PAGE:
Desert Views And Utopian Visions
About an hour north of Phoenix lies an unusual community. It aspires to be self-sustaining, although with only 70 inhabitants, that is still a goal in the making. There are no streets for automobiles; inhabitants can walk everywhere and indeed all of them live, work, and play within the city. Its buildings are constructed by volunteers and those who live there.
This unique place is architect Paulo Soleri’s Arcosanti. In the 1960s, Soleri saw the way American cities sprawled with the ever increasing spatial demands of and freedom allowed by the automobile. He noticed the decentralization of city centers, the resulting lack of community, and understood how unsustainable it all was. He began work on Arcosanti in 1970 as an experiment to address these problems of sprawl, pollution, and depletion of resources. By reorganizing the structure of modern cities, he believed that we could improve quality of life and regain balance with the natural environment.
As we pulled off the I-17 on a sunny Arizona afternoon, I could see it in the distance: a jumble of concrete structures surrounded by acres of hills and desert scrub. There was a community center and cafe, amphitheaters for performances, apartments, ceramics and bronze casting studios, and even a pool. Many of the concrete vaults and domes were carved and painted in bright colors. Throughout it all was the musical sound of windbells made in the local studios, proceeds from which partially fund the site.
A glance at our modern day cities shows us Soleri’s ideas were spot on, but is his experiment yielding results? My husband and I found ourselves discussing its merits all the way up to Flagstaff. Supposing they did have the funding to complete the project as Soleri had intended, would this thing work? We’d love to walk everywhere and abandon our cars. Wouldn’t it be great if our city center was surrounded by open land and farm fields rather than miles of strip malls and parking lots? As a society, we’d do well to consider Soleri’s concept a bit more.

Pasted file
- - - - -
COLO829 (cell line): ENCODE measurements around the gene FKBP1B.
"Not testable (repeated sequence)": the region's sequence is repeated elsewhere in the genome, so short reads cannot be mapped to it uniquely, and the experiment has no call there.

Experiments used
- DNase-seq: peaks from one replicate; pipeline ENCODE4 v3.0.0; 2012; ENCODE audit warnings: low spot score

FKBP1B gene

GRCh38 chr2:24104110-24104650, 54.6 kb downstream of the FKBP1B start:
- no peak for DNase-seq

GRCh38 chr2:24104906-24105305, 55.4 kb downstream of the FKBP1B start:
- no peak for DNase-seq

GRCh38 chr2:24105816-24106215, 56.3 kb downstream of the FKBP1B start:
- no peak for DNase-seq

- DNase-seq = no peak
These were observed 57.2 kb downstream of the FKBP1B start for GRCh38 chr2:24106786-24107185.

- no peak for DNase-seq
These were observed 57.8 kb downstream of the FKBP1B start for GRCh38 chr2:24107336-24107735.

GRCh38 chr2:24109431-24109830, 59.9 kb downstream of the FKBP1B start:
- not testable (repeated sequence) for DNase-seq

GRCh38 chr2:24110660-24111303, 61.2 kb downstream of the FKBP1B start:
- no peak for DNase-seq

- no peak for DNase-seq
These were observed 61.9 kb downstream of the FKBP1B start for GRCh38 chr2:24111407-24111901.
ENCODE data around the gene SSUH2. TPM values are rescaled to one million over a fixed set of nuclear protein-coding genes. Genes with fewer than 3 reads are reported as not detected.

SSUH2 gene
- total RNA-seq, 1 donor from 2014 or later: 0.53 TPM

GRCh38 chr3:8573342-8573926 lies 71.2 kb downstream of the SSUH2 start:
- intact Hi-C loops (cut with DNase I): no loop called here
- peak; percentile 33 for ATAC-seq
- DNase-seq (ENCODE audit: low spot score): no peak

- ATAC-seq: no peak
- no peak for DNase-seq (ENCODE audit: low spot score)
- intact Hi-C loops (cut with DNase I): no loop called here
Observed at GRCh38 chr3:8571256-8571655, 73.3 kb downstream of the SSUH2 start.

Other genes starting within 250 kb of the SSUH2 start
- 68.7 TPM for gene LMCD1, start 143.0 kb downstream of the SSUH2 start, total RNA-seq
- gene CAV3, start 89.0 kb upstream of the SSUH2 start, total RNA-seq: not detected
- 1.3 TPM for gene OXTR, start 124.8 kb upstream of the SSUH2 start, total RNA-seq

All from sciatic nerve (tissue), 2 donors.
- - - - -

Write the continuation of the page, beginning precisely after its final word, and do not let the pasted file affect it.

The way forward is unclear, however. With its tiny population, Arcosanti cannot realize its goals– there are not enough citizens to work in agriculture or to sustain necessities like a grocery store or clinic. Yet with population growth will come other unavoidable complications. Even if it managed to gain all this, cities can’t exist in a vacuum; they’ll need to find a way to integrate with greater society. The vision is in many ways a bit too utopian.
At the very least, Arcosanti is an incredible springboard for discussion, and at most, a vision for our future cities. Either way, I’d say it accomplishes its mission as an urban laboratory.